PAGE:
Nonetheless, by 1970 the USSR had a scientific and industrial base that in scale and at its best could rival the achievements of the United States. Its most obvious expression, and a great source of patriotic pride to the Soviet citizen, was in space. By 1980 there was so much ironmongery in orbit that it was difficult to recapture the startling impression made twenty years before by the first Soviet satellites. Although American successes had speedily followed, Soviet space achievements remained of the first rank. Reports of space exploration fed the patriotic imagination and rewarded patience with other aspects of daily life in the USSR. It is not too much to say that for some Soviet citizens their space technology justified the Revolution; the USSR was shown by it to be able to do almost anything another nation could, and much that only one other could, and perhaps one or two things which, for a while, no other could. Mother Russia was modernized at last.
Whether this meant that she was in some sense becoming a satisfied nation, with leaders more confident and less suspicious of the outside world and less prone to disturb the international scene, is an entirely different matter. Soviet responses to Chinese resurgence did not seem to show that; there was talk of a pre-emptive nuclear attack on the Chinese border. Soviet society was beginning to show new signs of internal strain as well by 1970. Dissent and criticism, particularly of restraints upon intellectual freedom, had become obvious for the first time in the 1960s, as had such symptoms of anti-social behaviour as hooliganism, corruption and alcoholism. But they probably held both as much and as little potential for significant change as in other large countries. Less obvious facts may turn out to have been more important in the long run; in the 1970s native Russian-speakers for the first time became a minority in the Soviet Union. Meanwhile, the regime was still one where the limits of freedom and the basic privileges of the individual were defined in practice by an apparatus backed up by administrative decisions and political prisons. The difference between life in the Soviet Union and the United States (or any west European nation) could still be reckoned by such yardsticks as her enormous expenditure on jamming foreign broadcasting.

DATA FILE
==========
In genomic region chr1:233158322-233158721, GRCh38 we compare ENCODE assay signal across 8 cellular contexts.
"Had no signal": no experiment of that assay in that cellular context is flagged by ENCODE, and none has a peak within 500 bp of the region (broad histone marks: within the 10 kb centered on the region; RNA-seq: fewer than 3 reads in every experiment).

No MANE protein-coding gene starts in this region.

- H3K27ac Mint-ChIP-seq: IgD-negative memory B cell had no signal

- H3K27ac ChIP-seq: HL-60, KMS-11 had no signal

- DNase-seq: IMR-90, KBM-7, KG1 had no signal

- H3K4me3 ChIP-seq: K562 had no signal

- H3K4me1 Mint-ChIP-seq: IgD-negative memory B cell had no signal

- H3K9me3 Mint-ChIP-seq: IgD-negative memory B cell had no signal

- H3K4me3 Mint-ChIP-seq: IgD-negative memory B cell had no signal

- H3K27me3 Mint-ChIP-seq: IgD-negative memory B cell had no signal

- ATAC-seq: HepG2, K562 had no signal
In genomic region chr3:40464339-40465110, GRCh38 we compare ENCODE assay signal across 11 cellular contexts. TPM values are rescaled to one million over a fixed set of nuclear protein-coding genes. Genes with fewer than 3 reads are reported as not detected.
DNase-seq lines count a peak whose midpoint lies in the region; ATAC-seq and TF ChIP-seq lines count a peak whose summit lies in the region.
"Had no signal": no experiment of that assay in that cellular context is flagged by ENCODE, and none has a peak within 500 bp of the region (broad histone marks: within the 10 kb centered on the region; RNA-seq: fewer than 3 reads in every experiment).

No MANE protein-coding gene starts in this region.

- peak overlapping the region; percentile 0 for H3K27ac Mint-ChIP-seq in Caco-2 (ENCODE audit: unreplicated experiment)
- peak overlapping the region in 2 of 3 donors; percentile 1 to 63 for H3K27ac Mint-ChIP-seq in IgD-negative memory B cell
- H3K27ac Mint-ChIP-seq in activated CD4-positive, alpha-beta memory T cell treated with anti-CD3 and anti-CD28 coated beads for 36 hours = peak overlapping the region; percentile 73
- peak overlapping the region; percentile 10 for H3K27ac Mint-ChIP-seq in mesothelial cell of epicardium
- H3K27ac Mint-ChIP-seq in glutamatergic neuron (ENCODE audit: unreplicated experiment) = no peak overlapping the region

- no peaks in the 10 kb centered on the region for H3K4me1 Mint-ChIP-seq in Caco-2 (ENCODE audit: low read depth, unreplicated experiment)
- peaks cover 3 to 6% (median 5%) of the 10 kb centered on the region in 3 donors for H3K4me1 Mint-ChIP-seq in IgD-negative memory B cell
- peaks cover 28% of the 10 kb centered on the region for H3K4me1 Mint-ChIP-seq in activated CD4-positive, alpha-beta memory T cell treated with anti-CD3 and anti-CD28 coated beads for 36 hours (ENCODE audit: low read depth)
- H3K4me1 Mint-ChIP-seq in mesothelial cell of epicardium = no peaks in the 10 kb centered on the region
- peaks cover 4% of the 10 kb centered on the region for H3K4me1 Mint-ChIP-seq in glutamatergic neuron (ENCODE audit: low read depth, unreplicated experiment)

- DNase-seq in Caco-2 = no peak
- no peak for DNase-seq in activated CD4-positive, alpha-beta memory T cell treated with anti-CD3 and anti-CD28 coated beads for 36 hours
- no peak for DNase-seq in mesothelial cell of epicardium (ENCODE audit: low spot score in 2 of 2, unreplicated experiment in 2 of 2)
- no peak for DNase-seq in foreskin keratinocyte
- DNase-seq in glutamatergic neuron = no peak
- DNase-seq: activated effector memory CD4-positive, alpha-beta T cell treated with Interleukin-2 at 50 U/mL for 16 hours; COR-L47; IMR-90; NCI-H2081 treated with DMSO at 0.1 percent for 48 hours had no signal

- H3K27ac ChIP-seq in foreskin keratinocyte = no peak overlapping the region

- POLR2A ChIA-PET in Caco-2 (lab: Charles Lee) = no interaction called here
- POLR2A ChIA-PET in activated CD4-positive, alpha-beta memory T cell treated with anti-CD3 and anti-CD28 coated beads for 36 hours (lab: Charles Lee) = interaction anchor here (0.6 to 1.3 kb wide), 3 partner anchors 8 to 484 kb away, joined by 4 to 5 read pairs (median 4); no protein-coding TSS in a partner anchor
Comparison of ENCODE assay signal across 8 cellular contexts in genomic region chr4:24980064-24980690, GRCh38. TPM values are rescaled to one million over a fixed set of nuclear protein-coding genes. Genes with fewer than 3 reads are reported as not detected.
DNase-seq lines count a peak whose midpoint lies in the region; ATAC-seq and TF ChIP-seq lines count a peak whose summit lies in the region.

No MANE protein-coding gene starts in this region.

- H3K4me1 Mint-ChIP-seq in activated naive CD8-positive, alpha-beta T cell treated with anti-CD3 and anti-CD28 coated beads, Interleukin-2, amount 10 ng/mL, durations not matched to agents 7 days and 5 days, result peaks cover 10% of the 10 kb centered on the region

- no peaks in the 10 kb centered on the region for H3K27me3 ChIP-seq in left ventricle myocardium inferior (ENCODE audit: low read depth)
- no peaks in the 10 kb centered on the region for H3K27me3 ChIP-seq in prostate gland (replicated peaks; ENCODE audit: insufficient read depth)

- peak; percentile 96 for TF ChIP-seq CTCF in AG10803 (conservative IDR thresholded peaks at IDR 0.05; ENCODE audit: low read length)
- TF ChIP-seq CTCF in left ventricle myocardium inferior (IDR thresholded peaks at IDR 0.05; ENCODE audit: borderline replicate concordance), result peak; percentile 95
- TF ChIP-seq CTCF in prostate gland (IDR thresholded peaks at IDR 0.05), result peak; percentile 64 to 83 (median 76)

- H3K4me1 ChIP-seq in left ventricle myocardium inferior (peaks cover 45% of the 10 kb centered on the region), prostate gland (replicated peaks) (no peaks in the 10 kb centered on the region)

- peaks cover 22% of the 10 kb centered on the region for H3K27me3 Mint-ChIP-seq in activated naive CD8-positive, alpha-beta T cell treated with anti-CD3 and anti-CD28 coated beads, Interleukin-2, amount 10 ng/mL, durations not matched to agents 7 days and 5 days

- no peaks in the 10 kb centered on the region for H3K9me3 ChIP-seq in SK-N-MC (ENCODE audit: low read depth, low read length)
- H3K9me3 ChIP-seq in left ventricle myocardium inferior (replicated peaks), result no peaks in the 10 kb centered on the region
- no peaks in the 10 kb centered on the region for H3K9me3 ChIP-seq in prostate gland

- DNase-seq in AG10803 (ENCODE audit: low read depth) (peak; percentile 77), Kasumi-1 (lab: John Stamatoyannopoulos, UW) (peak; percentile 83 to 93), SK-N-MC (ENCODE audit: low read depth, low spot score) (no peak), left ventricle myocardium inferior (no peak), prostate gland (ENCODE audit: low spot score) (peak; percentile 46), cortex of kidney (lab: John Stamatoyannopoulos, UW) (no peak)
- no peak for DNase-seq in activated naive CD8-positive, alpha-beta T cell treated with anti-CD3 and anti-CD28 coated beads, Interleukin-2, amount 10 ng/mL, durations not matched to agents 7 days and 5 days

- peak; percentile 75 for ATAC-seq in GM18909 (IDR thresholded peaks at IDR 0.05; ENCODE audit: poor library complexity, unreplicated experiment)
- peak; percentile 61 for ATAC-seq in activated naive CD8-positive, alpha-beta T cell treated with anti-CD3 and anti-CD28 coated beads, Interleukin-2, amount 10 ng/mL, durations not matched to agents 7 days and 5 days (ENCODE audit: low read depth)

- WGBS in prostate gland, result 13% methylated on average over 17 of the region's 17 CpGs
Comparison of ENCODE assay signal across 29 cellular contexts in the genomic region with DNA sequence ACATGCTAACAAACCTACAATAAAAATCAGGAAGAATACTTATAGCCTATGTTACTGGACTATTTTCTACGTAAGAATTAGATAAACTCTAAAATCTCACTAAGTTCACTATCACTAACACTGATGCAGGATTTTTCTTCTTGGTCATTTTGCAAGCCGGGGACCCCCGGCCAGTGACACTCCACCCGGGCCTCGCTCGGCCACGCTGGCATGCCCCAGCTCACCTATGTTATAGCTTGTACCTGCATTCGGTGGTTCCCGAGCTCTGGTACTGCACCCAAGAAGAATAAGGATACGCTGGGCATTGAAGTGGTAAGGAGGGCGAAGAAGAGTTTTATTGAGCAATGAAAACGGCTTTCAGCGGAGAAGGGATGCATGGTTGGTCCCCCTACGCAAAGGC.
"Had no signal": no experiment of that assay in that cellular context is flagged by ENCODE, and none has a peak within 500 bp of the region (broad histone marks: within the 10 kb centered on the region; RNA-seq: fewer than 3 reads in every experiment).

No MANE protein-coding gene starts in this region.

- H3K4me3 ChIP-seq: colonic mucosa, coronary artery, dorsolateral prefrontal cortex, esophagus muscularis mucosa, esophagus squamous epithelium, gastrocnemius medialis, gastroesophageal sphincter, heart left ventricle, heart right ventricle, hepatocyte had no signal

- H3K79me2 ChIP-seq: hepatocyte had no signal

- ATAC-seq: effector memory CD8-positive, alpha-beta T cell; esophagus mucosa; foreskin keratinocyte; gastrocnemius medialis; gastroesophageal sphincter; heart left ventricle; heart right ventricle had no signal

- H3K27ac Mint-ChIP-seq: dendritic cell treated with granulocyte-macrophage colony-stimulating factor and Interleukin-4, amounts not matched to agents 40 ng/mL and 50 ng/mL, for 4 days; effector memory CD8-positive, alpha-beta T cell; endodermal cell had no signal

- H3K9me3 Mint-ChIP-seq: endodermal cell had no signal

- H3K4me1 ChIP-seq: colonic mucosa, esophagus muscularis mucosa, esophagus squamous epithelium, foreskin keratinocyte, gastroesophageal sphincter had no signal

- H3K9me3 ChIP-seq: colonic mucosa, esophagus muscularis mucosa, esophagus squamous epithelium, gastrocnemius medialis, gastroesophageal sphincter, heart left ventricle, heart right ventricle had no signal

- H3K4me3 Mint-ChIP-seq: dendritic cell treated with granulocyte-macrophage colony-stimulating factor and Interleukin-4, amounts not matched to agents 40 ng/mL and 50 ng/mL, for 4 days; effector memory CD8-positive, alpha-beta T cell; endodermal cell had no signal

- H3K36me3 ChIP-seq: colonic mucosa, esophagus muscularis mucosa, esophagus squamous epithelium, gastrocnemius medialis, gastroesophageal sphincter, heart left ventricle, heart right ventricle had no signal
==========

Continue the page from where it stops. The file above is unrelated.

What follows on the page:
For obvious reasons, changes in the United States were more easily observed than those in the USSR, but this did not always make it easier to discern fundamentals. Of the sheer growth of American power there can be no doubt, nor of its importance to the world. In the middle of the 1950s, the United States contained about 6 per cent of the world’s population but produced more than half the world’s manufactured goods; by the year 2000, the economy of the state of California alone would be the fifth largest in the world. In 1968 the American population passed the 200 million mark (in 1900 it had been 76 million), only one in twenty of whom were not native-born (though within ten years there would be worries about a huge Spanish-speaking immigration from Mexico and the Caribbean). Numbers of births went up while the birth rate dropped after i960; the United States was unique among major developed countries in this respect. More Americans than ever lived in cities or their suburbs, and the likelihood that they would die of some form of malignancy had trebled since 1900; this, paradoxically, was a sure sign of improvement in public health, because it showed a growing mastery of other diseases.